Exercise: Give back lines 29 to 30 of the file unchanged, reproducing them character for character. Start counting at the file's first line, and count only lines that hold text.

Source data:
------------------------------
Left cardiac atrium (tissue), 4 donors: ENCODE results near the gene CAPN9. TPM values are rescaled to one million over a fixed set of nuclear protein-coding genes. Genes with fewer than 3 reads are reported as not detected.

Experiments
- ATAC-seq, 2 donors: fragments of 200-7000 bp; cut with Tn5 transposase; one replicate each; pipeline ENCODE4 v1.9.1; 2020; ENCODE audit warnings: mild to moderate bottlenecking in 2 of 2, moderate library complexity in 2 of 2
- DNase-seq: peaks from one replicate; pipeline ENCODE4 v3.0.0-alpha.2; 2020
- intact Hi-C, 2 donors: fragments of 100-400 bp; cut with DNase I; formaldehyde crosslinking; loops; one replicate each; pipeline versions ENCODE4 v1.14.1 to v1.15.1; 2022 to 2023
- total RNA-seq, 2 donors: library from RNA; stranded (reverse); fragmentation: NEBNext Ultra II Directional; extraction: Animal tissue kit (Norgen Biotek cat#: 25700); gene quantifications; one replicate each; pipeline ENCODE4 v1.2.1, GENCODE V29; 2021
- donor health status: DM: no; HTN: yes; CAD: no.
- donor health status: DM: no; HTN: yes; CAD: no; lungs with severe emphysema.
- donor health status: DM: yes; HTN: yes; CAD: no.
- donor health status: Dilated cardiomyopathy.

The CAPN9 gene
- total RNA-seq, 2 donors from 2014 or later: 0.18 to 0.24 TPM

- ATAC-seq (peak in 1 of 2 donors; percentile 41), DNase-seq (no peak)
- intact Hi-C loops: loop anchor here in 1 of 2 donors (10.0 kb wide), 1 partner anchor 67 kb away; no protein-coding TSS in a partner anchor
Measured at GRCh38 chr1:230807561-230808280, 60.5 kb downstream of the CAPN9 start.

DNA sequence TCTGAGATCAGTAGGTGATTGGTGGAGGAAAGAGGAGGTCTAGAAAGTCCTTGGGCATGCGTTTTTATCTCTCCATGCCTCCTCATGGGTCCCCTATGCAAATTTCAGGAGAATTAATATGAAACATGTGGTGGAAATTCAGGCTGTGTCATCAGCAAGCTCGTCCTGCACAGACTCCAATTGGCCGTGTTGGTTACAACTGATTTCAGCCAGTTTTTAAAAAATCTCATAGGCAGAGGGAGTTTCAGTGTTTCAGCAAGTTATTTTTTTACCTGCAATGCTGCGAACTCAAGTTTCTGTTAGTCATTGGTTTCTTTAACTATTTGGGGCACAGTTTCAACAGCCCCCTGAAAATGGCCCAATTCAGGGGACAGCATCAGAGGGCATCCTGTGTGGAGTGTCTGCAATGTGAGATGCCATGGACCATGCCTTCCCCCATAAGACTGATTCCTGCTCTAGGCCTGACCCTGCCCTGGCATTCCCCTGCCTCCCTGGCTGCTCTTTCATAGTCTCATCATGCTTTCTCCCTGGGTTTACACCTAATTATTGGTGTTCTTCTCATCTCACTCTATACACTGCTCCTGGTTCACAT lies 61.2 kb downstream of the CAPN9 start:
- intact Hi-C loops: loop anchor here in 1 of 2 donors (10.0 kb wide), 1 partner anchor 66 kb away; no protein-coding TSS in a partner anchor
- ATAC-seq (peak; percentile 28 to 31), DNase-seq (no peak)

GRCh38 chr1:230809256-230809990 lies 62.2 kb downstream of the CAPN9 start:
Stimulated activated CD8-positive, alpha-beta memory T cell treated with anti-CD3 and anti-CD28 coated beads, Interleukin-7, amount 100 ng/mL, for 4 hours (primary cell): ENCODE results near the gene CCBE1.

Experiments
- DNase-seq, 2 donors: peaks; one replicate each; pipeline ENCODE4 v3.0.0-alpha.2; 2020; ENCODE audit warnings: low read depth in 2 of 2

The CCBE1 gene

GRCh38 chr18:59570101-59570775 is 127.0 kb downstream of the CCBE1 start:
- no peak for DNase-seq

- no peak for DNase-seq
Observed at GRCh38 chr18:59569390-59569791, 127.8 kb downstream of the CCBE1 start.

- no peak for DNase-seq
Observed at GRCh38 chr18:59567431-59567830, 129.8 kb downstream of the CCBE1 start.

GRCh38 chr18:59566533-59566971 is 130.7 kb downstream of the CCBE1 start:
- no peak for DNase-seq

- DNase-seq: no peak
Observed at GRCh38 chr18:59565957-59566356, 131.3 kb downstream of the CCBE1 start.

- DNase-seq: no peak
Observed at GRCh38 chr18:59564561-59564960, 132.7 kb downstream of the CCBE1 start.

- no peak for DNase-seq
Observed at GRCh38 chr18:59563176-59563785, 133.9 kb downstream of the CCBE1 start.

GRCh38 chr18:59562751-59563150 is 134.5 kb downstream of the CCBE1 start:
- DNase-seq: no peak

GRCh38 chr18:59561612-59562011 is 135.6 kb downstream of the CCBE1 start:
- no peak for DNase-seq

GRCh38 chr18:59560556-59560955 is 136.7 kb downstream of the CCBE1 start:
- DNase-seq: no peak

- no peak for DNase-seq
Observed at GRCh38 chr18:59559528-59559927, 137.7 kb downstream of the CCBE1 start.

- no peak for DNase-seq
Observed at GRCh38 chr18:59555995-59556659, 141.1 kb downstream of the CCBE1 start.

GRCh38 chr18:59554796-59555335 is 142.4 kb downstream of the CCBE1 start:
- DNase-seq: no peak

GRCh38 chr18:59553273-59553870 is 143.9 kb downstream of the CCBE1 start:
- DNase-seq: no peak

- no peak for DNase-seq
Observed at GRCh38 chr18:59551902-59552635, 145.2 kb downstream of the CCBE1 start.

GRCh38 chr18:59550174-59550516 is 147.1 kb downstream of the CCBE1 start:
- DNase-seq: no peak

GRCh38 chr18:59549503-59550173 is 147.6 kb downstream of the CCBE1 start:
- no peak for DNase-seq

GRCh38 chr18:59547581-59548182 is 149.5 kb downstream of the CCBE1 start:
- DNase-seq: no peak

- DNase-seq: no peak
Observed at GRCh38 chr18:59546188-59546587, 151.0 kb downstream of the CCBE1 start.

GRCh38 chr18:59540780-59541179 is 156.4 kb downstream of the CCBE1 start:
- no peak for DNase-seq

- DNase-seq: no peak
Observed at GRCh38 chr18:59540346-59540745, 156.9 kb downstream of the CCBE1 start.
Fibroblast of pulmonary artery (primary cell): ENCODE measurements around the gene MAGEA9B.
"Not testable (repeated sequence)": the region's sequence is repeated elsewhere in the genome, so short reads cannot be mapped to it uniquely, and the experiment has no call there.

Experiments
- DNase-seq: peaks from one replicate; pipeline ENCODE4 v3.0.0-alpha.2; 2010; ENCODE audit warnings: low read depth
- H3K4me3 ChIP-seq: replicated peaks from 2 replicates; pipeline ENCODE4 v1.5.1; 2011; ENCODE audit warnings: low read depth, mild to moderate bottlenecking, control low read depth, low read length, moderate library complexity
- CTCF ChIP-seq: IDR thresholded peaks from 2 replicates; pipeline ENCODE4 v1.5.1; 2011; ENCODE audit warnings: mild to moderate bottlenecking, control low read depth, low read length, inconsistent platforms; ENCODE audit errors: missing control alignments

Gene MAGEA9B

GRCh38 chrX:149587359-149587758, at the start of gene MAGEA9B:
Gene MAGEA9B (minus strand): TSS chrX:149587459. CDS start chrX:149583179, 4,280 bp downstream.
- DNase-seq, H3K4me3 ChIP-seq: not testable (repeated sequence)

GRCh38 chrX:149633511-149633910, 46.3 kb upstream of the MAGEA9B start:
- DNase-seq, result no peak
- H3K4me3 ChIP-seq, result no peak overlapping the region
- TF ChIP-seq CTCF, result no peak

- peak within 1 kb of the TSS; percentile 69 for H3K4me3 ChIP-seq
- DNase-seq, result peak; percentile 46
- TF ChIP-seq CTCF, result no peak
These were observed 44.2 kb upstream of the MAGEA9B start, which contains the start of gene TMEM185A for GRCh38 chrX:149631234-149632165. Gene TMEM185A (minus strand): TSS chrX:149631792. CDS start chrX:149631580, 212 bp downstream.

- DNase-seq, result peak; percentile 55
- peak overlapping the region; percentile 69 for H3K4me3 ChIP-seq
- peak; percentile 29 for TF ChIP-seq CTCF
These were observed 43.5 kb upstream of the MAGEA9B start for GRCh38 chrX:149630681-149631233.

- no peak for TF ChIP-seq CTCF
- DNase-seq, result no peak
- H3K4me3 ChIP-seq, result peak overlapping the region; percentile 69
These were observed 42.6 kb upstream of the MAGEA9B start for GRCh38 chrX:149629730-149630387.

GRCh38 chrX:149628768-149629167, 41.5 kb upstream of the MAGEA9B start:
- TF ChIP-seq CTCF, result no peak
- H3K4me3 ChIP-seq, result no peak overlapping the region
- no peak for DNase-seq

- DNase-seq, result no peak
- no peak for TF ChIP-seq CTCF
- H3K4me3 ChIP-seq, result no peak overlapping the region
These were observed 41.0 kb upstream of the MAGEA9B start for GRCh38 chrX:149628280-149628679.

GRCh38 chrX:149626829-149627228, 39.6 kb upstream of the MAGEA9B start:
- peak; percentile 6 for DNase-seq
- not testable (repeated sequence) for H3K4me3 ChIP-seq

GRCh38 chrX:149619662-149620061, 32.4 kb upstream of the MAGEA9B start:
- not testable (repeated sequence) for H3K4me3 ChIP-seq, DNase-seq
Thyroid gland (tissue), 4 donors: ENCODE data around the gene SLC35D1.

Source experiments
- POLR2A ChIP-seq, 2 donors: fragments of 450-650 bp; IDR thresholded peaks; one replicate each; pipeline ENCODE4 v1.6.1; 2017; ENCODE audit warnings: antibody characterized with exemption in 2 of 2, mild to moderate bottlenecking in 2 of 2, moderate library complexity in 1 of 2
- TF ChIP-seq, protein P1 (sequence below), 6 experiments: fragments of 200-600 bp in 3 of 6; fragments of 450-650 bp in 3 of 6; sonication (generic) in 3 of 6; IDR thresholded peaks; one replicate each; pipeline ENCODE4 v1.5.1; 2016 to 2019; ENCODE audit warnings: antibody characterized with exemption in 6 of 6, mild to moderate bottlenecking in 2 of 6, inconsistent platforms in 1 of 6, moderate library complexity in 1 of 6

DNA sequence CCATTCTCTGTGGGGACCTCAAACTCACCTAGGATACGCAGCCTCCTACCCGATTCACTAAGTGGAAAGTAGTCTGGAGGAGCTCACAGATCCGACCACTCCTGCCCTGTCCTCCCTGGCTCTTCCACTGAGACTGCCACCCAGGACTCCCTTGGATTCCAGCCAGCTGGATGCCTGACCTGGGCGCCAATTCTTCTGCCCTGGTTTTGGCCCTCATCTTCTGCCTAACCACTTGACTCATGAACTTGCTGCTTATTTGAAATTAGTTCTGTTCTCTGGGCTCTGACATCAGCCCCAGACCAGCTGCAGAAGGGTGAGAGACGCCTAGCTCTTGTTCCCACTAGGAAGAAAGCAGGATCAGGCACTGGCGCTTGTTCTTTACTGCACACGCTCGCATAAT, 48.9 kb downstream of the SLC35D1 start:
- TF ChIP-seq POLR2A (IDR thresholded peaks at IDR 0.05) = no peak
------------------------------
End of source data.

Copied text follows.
Observed at GRCh38 chr18:59567431-59567830, 129.8 kb downstream of the CCBE1 start.

GRCh38 chr18:59566533-59566971 is 130.7 kb downstream of the CCBE1 start: